A CATS committee meeting held today to begin reviewing recommendations recently made by an independent consulting firm ended without any action being taken. Isaiah Marshall, who sits on the CATS board of directors and the F&E Committee that met today, characterized it as "an overview meeting," adding, "There was really no meat that was discussed in detail." The recommendations from TMG Consulting grabbed a lot of headlines, primarily those regarding potential changes to management of the public transit system. But CATS CEO Brian Marshall says most local media reports following the release of the recommendations were not entirely on target, which left the committee meeting today with a lot of questions as they began digging into the report for themselves. "There were some real question marks as far as what the consultant was really saying," says the CEO, who is not related to Isaiah Marshall. The committee today discussed "a lot of the media speculation going on," says Isaiah Marshall, and concluded "that we all need to be committed to the process without allowing the speculation to drive the way things are going." Additional meetings have been set for the coming weeks, he says. "It's difficult for any of us to make a decision [on any of the recommendations] at this point because we have not been provided a cost comparison" on possible changes, says Isaiah Marshall. —Steve Sanoski Read the full story here.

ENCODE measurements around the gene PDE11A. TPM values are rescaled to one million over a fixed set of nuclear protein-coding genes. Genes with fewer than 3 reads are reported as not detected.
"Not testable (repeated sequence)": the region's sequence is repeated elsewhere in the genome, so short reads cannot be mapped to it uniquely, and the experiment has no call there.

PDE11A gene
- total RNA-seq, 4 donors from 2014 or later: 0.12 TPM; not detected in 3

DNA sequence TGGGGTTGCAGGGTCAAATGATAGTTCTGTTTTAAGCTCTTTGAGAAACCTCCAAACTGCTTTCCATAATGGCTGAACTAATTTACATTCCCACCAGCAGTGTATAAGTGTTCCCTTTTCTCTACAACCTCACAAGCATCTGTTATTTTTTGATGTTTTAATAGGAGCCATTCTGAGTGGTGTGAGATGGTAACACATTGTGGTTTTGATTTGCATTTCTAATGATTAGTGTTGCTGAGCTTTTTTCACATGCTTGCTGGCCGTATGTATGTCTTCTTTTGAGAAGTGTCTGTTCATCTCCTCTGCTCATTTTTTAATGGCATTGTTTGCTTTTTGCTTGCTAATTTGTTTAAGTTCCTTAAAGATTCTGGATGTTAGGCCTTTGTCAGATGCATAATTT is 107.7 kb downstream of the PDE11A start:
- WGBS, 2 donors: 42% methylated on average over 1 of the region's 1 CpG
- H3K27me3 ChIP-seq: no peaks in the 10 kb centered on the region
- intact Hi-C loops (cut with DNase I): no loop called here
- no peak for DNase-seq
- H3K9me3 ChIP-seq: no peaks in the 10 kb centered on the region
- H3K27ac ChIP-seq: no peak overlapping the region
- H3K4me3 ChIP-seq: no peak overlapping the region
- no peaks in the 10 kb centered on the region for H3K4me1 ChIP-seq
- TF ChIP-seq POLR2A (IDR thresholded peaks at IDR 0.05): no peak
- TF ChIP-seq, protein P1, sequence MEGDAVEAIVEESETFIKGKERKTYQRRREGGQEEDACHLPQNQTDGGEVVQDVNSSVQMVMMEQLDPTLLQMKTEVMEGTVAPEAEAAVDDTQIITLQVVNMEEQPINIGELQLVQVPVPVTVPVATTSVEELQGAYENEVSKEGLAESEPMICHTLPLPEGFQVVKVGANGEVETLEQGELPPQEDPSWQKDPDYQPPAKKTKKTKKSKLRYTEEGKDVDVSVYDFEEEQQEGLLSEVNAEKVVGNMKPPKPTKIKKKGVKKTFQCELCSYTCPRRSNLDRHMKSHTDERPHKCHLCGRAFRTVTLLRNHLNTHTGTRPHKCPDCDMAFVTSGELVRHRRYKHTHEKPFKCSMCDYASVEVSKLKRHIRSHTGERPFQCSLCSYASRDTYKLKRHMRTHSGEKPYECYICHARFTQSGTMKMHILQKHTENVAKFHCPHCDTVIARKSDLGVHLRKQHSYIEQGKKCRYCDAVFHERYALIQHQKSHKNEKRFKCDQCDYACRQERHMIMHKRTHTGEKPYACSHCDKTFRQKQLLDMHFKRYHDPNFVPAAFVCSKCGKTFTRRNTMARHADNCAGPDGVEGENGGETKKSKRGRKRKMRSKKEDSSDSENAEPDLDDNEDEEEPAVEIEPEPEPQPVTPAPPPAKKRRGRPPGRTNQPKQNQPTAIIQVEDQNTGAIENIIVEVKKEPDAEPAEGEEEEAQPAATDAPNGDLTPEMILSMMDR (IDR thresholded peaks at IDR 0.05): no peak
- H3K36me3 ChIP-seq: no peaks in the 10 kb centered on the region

Plan for Nicholson Gateway development made public
A consultant's report detailing plans for LSU's Nicholson Gateway development has been made public and can be seen here. The LSU Board of Supervisors will hear a presentation about the project at its monthly meeting Friday. LSU may develop the project itself, says Steve Waller, director of the Department of Residential Life, or through a public-private partnership. Plans for the mixed-use development along Nicholson Drive include housing, office and retail. The work could begin in 2014, with completion possible by 2017 or 2018. AECOM, an international design, engineering and program management firm, led the creation of the plan after public meetings and stakeholder interviews. Read a recent Real Estate Weekly story for more about the project here.
Methanex addresses second Geismar plant